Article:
A big part of preparing for the implementation of this recruitment drive was disrupting peoples’ bias and assumptions. Staff at Westpac underwent autism awareness training prior to the interns joining.

“Just because one person needs adjustments for loud noises, that doesn’t mean everyone in the cohort will need the same adjustments. Interrupting those biases was a challenge, but also a joy. You could really see the training clicking with people. Employees became more open and tolerant, and they were able to build this out to inclusion more broadly.”

The training program helped leaders see the interns as individuals, rather than assuming they were all the same. As the saying goes, “If you’ve met one person with autism, you’ve met one person with autism”.

It took just nine months from genesis to execution for Turner to create a program that would leave a mark on Westpac. Two years later and the seven successful graduates are still working at Westpac, and the bank has the ability to effectively hire, onboard, train and develop staff on the autism spectrum.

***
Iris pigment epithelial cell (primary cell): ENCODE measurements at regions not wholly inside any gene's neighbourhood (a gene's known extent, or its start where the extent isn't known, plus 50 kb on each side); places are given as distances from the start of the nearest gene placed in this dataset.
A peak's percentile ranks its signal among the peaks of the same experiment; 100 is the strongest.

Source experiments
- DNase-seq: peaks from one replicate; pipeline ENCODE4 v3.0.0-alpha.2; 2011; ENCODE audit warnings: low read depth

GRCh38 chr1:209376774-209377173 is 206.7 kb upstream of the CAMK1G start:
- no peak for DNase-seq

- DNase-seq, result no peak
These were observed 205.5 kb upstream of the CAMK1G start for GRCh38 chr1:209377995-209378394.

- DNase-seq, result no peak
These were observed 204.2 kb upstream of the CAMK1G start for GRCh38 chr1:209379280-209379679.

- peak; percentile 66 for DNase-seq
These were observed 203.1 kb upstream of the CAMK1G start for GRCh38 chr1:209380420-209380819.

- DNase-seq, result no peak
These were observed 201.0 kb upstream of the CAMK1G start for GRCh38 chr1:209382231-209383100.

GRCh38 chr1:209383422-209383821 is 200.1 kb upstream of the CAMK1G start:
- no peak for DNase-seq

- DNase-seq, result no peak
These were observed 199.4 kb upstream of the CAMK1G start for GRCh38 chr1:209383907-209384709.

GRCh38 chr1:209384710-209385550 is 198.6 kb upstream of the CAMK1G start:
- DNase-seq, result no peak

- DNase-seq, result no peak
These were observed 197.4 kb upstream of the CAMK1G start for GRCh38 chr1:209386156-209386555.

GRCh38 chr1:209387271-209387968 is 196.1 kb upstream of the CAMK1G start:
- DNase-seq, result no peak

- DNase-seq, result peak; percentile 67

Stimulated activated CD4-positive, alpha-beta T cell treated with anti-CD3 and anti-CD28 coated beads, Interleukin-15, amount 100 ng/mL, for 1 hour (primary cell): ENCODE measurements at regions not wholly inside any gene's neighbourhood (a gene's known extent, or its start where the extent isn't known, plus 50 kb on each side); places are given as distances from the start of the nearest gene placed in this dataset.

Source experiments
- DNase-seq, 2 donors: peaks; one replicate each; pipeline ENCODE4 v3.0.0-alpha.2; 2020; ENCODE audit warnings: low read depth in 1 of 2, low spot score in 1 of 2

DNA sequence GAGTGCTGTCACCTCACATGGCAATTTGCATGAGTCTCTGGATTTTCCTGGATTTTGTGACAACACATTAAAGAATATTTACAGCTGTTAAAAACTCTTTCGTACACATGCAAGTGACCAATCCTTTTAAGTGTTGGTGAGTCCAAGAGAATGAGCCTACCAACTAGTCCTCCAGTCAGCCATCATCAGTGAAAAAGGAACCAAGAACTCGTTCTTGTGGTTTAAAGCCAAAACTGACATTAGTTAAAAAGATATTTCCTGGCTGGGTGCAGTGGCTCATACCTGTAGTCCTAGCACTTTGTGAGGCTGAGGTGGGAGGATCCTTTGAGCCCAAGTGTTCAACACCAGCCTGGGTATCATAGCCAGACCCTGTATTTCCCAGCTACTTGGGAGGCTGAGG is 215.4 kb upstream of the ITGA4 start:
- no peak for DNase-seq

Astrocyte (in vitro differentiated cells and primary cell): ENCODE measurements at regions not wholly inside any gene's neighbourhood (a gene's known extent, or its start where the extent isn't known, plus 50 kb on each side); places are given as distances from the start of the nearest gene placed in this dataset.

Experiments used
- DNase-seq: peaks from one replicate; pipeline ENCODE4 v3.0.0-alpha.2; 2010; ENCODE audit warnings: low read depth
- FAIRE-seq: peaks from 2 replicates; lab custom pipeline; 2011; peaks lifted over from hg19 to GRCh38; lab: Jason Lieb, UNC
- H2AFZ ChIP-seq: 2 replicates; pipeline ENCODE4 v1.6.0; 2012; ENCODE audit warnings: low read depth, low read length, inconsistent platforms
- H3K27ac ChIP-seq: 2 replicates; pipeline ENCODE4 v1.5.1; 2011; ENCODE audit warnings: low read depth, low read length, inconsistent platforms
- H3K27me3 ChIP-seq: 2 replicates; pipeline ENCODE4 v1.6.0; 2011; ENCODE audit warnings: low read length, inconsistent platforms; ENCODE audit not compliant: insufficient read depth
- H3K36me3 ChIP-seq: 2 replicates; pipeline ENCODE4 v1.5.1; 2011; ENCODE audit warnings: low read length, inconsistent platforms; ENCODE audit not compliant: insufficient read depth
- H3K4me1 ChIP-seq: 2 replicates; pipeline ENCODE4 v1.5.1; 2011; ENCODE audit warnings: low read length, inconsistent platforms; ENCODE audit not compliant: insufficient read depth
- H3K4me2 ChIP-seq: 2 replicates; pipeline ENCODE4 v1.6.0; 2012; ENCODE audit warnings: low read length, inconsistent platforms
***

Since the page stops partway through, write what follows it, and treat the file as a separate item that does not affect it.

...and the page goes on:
“Employees felt proud to work for a company that was doing something so great. It was the same on our social channels. Many people love to hate banks, but this just created so much positivity, particularly from those in the autism community,” she says.

But Turner’s didn’t just use positive sentiment to measure the program’s success. It had ripple effects on other parts of the business too.

“At the same time, we were developing an inclusive leadership program, and we saw a huge uptake of people leaders going through that.”

Do it yourself

While this program required a lot of time and energy, Turner says it was absolutely worth it. 

“It was uncharted territory for us. We were building the plane as we were starting to fly it. But there’s a good energy in that.”

Turner encourages others to think about how they could better include this talent pool, but says there are a few things to keep in mind.